URBAN MOUNTAIN has won the Nordic Built Challenge in Norway. The winning proposal for the refurbishment and extension of a 50,000 sq m high-rise office building in central Oslo introduces completely new and innovative ways of reducing energy consumption and the building’s CO2 footprint. The project employs Cradle to Cradle principles and targets a BREEAM Outstanding certification. The multidisciplinary team behind the project consists of schmidt hammer lassen architects, LOOP Architects, COWI Denmark and Norway, Transsolar Energitechnik and Vugge til Vugge Denmark.
When the refurbishment is complete the building will reach a total size of 79,000 sq m and will be a sustainable landmark for the city of Oslo. The building will be the tallest in Norway and the first high-rise building in Norway to enjoy natural ventilation.
Based on principles from Cradle to Cradle (C2C) thinking, as much as 90% of the demolished existing materials are being recycled into new and upgraded building materials; 80% directly used in the new refurbished building. As an example, all the façade elements from the existing building are being re-used in the new façade design. Furthermore, the design concept operates with measurable C2C goals in areas of flexibility, biodiversity and recycling of water, heat and organic waste.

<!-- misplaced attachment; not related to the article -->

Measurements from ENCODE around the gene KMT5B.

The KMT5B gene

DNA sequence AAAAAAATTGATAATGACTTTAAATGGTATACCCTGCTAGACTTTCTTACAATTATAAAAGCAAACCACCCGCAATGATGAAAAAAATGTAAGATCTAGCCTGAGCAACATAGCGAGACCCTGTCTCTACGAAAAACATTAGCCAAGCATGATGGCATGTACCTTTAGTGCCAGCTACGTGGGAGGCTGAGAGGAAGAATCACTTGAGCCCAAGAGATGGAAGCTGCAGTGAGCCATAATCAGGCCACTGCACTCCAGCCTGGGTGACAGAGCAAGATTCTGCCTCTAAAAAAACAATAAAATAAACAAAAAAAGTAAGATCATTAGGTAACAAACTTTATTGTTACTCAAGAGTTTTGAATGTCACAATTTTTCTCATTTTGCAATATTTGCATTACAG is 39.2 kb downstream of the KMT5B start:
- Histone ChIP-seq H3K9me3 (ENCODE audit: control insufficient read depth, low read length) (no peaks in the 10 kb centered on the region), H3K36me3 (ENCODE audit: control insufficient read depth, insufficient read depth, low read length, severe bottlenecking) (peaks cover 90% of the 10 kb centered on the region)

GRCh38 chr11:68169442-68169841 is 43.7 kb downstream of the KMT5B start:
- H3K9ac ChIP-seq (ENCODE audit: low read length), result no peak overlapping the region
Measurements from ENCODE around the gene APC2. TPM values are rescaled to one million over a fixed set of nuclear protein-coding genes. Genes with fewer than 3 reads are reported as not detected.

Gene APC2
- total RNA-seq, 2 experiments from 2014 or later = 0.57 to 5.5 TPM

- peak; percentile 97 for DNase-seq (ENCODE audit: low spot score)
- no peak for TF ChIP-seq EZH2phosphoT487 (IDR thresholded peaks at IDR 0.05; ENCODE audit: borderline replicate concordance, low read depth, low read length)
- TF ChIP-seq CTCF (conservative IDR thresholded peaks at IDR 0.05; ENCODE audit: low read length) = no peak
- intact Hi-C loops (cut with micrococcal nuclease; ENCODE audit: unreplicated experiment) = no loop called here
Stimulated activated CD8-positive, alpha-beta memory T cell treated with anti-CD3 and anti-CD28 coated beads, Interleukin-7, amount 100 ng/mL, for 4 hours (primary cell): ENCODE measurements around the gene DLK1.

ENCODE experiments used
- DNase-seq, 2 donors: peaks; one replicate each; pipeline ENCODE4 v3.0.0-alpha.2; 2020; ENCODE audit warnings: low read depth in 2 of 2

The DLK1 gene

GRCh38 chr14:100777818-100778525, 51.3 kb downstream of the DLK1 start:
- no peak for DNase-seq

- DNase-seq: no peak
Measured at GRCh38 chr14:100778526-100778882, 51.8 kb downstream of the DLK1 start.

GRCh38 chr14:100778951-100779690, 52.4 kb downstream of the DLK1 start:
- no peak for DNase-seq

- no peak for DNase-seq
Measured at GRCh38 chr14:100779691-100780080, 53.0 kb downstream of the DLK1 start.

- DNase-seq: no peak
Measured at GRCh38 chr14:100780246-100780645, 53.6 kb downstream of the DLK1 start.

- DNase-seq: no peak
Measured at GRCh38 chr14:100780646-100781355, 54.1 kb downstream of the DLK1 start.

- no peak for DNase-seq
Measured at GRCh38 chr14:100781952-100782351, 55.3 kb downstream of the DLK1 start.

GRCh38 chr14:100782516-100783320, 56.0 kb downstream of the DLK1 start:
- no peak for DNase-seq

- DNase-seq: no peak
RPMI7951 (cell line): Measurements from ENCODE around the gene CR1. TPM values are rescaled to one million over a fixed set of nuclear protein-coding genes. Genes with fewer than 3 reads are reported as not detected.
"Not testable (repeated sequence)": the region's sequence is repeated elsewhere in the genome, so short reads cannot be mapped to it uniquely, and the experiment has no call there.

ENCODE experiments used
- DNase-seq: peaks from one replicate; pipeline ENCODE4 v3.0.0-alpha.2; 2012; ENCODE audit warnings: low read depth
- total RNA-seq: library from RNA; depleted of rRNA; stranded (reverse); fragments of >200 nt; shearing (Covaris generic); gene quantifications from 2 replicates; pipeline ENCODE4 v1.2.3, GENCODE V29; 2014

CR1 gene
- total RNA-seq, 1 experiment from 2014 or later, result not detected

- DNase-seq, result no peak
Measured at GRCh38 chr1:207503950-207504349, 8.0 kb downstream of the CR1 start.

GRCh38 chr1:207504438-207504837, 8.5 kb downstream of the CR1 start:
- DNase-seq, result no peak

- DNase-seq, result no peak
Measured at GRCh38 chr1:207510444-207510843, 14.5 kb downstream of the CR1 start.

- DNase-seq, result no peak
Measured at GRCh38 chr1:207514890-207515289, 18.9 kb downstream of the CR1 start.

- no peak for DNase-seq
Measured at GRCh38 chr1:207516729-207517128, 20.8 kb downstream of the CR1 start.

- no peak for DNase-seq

“An important part of this project is to allow the sustainable measures to be visible to the users and the city, hereby raising awareness of how the building works. For instance, when you look at the building from the outside the façade is characterized by a series of ‘green lungs’,” explains founding partner at schmidt hammer lassen architects, John Lassen.
The ‘green lungs’ are an innovative part of the natural air intake in the building. With the use of regionally found plants, the ‘green lungs’ contribute to enhance biodiversity locally and to create a better and healthier indoor climate. The green plants clean, humidify and reduce the CO2-concentration of the incoming air for the comfort of the staff and visitors.
Solar chimneys run from the bottom to the top of the building. A greenhouse on the rooftop captures and reuses the excess heat of the building and the solar heat gain of the solar chimneys. The result is a recognisable building design - a sustainable landmark in the urban setting of the Oslo skyline. Another example of visible sustainable solutions in the building is the innovative ice storage, which can be viewed through a large window by people going to and from the metro station. The more than 1,000 cb m ice storage is used as a heat source in an adapted heat pump design and as a source of direct cooling during the summer.
To integrate the office building into the local community at street level, public access is given through an Urban Green Mall, selling healthy quality food and locally produced products. Here, people will meet and interact in the large atria, on terraces, in cafés and restaurants.
The Nordic Built Challenge is a Nordic competition organised by Nordic Innovation. The ambition is to create five lighthouse projects for the Nordic region, one in each country, demonstrating the solutions for sustainable refurbishment of the existing building stock, which the Nordic building industry is able to deliver.
By winning the Nordic Built Challenge in Norway, the design team behind URBAN MOUNTAIN is one of the five teams in the running to become the overall winner of the Nordic Built Challenge Award with a prize of one million NOK. The overall winner will be announced on 17 October 2013.